Wednesday, September 19, 2012

Oedipus' Answer

"I must obey, though it gives me no pleasure."

Sophocles, the author of the classic tragic play, Oedipus Rex, appears to be a strong believer in fate. Though destiny is not as widely popular in our “make your own way in the world with hard work” society, lessons can still be learned today from Oedipus of more than 2,000 years ago.

As the play opens, Oedipus appears to have freedom as the king, a figure who hypothetically should have the ability to do as he so wish. Many people today believe that those in power and great authority have a greater freedom. Yes, a millionaire can afford to live a lavish lifestyle as he pleases, but great authority such as the president actually carries more responsibilities Othan most daunting professions. Oedipus is alike the president, but rather, in this day and age he is king. Instead of using his power for freedom he chooses to be responsible to his people by serving as a good and just king, and judging by quick glances he does a pretty good job balancing responsibility with freedom. The people look up to Oedipus as he appears to be happy and great with personal freedom by running from the prophecy and balancing the responsibility of his nobility. At this point, Oedipus is at peace because he believes that he has ignored his responsibility to his fate, choosing personal responsibility.

Though he appears free in his ignorance, Oedipus is slave to the fate he cannot see.

Once Oedipus is blind and with new knowledge, he gains a different kind of personal freedom by fleeing his responsibility as a king, and relying solely on himself, untethered and free. Well, free except from fate apparently; Oedipus is responsible to destiny still. This time Oedipus accepts his responsibility to fate by saying “Well, let my destiny go where it will” before he plans to go back into the woods in exile. The personal freedom of knowledge and self-reliance is not pleasurable for Oedipus. In his case, ignorance really is bliss, but that distinguishes Oedipus as noble when he seeks truth that hurts him.

Oedipus poses a third variable to join the freedom/responsibility relationship, that being peace. Most would assume that freedom brings about a solitude and peace with oneself that we should strive for. Oedipus however, shows that freedom brings anguish. Responsibility is comfortable and freedom requires vulnerable effort.  Is truth and freedom worth the pain? According to Oedipus yes, for it is a noble thing to do and living without freedom in knowledge distinguishes one as ignorant and despicable.

Tuesday, September 4, 2012

The Question

Sometimes home shrinks. The walls rise so high, like a pit of fluorescent lighting you cannot climb out. I cannot breathe and I feel every atom in my body panic as it collides against my skin- trying to get out. Every breath is hot on my neck as  it climbs the basement stairs to my private bedroom. Outside, I run, so their breath is lost to the wind that clears my mind. Only now can my heart beat to its own rhythm and I feel alive. Until I look down and the walls creep back up.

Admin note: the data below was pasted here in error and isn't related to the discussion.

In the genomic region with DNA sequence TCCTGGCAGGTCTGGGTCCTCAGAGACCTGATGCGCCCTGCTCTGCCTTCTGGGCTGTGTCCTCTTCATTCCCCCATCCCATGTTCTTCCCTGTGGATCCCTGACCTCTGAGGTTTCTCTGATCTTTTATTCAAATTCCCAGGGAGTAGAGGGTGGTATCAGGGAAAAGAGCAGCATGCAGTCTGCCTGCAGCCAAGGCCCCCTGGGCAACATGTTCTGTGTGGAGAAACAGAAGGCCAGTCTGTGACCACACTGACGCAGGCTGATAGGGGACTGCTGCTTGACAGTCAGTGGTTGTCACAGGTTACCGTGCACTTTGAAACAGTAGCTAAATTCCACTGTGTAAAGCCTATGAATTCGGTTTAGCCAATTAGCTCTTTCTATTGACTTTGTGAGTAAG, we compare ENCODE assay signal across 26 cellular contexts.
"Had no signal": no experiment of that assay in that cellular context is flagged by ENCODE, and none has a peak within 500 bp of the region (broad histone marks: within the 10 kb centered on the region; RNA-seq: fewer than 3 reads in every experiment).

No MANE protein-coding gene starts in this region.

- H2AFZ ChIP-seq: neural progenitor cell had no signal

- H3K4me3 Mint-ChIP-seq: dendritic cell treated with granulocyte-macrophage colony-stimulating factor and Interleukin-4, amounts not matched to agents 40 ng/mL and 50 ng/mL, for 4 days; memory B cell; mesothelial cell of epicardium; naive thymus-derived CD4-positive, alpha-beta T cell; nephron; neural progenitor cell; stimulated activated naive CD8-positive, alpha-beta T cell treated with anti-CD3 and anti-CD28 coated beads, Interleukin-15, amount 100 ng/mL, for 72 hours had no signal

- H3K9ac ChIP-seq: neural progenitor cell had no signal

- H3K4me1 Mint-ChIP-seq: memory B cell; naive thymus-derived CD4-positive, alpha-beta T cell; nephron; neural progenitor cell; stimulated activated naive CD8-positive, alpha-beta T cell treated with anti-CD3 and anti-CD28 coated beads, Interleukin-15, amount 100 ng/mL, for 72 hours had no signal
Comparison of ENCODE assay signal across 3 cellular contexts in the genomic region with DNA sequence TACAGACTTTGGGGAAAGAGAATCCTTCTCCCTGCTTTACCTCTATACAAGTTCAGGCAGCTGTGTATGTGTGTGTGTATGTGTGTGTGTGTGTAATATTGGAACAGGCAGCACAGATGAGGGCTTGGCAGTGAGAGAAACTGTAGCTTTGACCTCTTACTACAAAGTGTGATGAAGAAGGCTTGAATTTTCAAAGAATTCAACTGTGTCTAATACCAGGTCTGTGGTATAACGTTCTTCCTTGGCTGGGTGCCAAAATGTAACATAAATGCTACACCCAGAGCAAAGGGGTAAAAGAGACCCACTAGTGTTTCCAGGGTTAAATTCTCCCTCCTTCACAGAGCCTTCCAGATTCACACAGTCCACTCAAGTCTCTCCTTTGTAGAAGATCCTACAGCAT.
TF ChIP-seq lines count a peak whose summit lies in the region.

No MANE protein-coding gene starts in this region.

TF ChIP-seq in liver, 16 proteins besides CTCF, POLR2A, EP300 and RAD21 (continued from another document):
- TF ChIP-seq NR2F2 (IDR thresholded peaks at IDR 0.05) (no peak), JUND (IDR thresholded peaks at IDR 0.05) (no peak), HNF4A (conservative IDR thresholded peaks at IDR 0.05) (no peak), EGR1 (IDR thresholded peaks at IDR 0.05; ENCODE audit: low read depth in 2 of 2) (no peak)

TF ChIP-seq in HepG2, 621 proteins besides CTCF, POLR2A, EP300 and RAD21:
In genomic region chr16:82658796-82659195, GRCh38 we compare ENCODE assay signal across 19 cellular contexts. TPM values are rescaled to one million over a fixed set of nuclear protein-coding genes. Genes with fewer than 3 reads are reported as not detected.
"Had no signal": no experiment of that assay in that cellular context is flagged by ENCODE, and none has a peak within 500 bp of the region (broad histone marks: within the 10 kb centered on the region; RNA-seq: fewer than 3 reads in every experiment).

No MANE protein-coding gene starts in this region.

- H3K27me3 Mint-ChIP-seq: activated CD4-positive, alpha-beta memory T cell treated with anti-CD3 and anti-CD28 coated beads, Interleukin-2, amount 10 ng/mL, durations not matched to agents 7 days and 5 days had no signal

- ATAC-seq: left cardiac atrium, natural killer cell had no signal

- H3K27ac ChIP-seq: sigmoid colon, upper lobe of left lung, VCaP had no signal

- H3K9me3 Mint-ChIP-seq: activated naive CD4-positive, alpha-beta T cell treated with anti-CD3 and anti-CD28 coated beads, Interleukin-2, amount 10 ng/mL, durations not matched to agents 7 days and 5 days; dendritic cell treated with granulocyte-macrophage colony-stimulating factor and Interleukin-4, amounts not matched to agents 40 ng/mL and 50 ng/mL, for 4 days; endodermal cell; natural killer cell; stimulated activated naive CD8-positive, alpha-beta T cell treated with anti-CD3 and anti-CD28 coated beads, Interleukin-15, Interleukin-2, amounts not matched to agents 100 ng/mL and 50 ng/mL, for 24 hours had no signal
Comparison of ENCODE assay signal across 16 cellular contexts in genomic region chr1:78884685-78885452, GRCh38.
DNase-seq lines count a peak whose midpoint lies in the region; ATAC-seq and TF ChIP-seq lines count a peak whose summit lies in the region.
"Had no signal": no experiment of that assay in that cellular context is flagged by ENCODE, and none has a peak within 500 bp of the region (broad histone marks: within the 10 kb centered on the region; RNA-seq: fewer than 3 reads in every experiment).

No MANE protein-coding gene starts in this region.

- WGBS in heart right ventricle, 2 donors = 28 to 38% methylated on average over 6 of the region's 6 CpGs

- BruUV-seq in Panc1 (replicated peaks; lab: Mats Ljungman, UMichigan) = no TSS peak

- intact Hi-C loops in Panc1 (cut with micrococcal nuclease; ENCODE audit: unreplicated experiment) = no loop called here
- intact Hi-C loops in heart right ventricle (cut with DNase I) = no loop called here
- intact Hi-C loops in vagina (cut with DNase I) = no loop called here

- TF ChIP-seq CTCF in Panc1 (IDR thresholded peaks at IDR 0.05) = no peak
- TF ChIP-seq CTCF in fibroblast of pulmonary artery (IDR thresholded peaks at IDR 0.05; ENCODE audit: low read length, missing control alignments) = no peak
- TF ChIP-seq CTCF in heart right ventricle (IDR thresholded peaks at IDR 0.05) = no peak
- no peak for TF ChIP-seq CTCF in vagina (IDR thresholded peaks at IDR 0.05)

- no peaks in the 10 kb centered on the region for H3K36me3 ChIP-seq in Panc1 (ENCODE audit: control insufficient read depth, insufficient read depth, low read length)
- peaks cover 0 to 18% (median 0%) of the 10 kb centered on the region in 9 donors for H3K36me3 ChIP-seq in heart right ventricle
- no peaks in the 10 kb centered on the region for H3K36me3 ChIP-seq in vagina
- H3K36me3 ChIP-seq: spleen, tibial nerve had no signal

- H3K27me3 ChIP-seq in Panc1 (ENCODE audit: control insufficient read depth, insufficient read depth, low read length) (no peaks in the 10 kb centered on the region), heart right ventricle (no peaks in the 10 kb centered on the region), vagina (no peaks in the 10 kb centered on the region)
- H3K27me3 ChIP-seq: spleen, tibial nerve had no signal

On my cell phone there are seven missed calls and four frantic text messages. I know that I am in trouble. Tonight I am late for curfew again and I fear that my iPhone has betrayed my location, for I am not where I said I would be. The agreement was that I go to Boulder and return home by nine, but I made the decision to hike 4 hours north, past sunset. My first instinct is to be annoyed at my parents for discouraging an uphill summer stroll, but the second wave of realization makes me shameful. 
I hurriedly hustle home, as I mentally prepare myself for the battle awaiting. My tactic is to appear the opposite of how I feel. Therefore, I act nonchalantly and unphased as I join them in criticizing my irresponsibility. To them I may seem supercilious and disrespectful, but they don't know that it hurts me to make them worry. They are good parents and they deserve better.

I used to try to achieve freedom from authority through irresponsibility and it often does not work. With parents, the more irresponsible their child is, the more rules they seem to need in order to keep them in line. Supposedly, if you act responsibly, freedoms will be rewarded unto you. This has happened to me before; for example, when I more regularly update my mother with my whereabouts, I will be allowed to stay out with friends longer. Rarely do I consider this a freedom, however, when I feel that my gallivanting is being scrutinized. I don't truly feel free when my freedom is being watched. That is what drove me to not telling the whole truth, and furthermore, why I disposed of my nifty iPhone and downgraded to a retro flip-phone- no more online location tracking. This behavior is clearly irresponsible, so,
what is the relationship between freedom and responsibility?

In dystopian fiction such as Brave New World by Aldous Huxley, Helmholtz is not responsible to the laws of his environment in order to achieve freedom. He allows himself to think and write in outlawed ways, which allows himself to remain responsible to his moral beliefs. His freedom is emotional freedom. In the end, he is outcasted from the society he is irresponsible to, and finds his own freedom in individual thought through writing.

Like in revolutions, must we be irresponsible in order to oppose freedom restrictions? When does responsibility jeopardize our freedom? Is freedom worth risking responsibility if it hurts one’s environment? Or is it possible to have freedom while being responsible? How does technology impact our personal freedom? And most importantly, how do we truly define freedom and to whom/what should we be responsible?